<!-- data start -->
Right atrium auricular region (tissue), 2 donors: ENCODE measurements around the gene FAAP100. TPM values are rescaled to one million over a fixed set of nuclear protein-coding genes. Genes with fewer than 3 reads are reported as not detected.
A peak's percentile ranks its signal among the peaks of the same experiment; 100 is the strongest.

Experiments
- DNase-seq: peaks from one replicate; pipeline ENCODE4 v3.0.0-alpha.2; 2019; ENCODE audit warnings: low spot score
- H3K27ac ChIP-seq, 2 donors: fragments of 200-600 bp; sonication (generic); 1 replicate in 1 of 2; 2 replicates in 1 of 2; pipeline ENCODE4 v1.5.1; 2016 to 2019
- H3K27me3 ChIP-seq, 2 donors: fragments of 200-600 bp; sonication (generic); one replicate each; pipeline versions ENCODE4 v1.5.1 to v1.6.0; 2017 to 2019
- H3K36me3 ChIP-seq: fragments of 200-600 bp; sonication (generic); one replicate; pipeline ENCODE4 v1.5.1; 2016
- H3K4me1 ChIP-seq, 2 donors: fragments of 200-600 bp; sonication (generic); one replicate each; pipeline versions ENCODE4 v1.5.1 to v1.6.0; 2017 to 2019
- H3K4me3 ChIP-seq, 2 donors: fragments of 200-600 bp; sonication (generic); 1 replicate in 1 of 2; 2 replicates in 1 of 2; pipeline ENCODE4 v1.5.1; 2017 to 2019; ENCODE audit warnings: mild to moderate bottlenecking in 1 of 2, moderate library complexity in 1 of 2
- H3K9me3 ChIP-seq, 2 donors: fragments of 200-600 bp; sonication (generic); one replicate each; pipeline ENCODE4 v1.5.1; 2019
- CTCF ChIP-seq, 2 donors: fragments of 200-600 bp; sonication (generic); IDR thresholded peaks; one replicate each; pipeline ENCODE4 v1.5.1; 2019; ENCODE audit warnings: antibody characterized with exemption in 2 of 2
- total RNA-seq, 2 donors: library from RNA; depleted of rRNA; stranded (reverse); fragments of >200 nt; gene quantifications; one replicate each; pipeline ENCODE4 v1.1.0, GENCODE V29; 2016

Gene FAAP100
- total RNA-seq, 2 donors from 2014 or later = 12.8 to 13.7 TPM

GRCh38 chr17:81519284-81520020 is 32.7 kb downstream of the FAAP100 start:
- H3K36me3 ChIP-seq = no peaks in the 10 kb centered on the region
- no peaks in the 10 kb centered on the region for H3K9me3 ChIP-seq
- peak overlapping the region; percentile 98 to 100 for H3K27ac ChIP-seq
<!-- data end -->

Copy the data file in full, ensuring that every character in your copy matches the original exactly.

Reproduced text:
Right atrium auricular region (tissue), 2 donors: ENCODE measurements around the gene FAAP100. TPM values are rescaled to one million over a fixed set of nuclear protein-coding genes. Genes with fewer than 3 reads are reported as not detected.
A peak's percentile ranks its signal among the peaks of the same experiment; 100 is the strongest.

Experiments
- DNase-seq: peaks from one replicate; pipeline ENCODE4 v3.0.0-alpha.2; 2019; ENCODE audit warnings: low spot score
- H3K27ac ChIP-seq, 2 donors: fragments of 200-600 bp; sonication (generic); 1 replicate in 1 of 2; 2 replicates in 1 of 2; pipeline ENCODE4 v1.5.1; 2016 to 2019
- H3K27me3 ChIP-seq, 2 donors: fragments of 200-600 bp; sonication (generic); one replicate each; pipeline versions ENCODE4 v1.5.1 to v1.6.0; 2017 to 2019
- H3K36me3 ChIP-seq: fragments of 200-600 bp; sonication (generic); one replicate; pipeline ENCODE4 v1.5.1; 2016
- H3K4me1 ChIP-seq, 2 donors: fragments of 200-600 bp; sonication (generic); one replicate each; pipeline versions ENCODE4 v1.5.1 to v1.6.0; 2017 to 2019
- H3K4me3 ChIP-seq, 2 donors: fragments of 200-600 bp; sonication (generic); 1 replicate in 1 of 2; 2 replicates in 1 of 2; pipeline ENCODE4 v1.5.1; 2017 to 2019; ENCODE audit warnings: mild to moderate bottlenecking in 1 of 2, moderate library complexity in 1 of 2
- H3K9me3 ChIP-seq, 2 donors: fragments of 200-600 bp; sonication (generic); one replicate each; pipeline ENCODE4 v1.5.1; 2019
- CTCF ChIP-seq, 2 donors: fragments of 200-600 bp; sonication (generic); IDR thresholded peaks; one replicate each; pipeline ENCODE4 v1.5.1; 2019; ENCODE audit warnings: antibody characterized with exemption in 2 of 2
- total RNA-seq, 2 donors: library from RNA; depleted of rRNA; stranded (reverse); fragments of >200 nt; gene quantifications; one replicate each; pipeline ENCODE4 v1.1.0, GENCODE V29; 2016

Gene FAAP100
- total RNA-seq, 2 donors from 2014 or later = 12.8 to 13.7 TPM

GRCh38 chr17:81519284-81520020 is 32.7 kb downstream of the FAAP100 start:
- H3K36me3 ChIP-seq = no peaks in the 10 kb centered on the region
- no peaks in the 10 kb centered on the region for H3K9me3 ChIP-seq
- peak overlapping the region; percentile 98 to 100 for H3K27ac ChIP-seq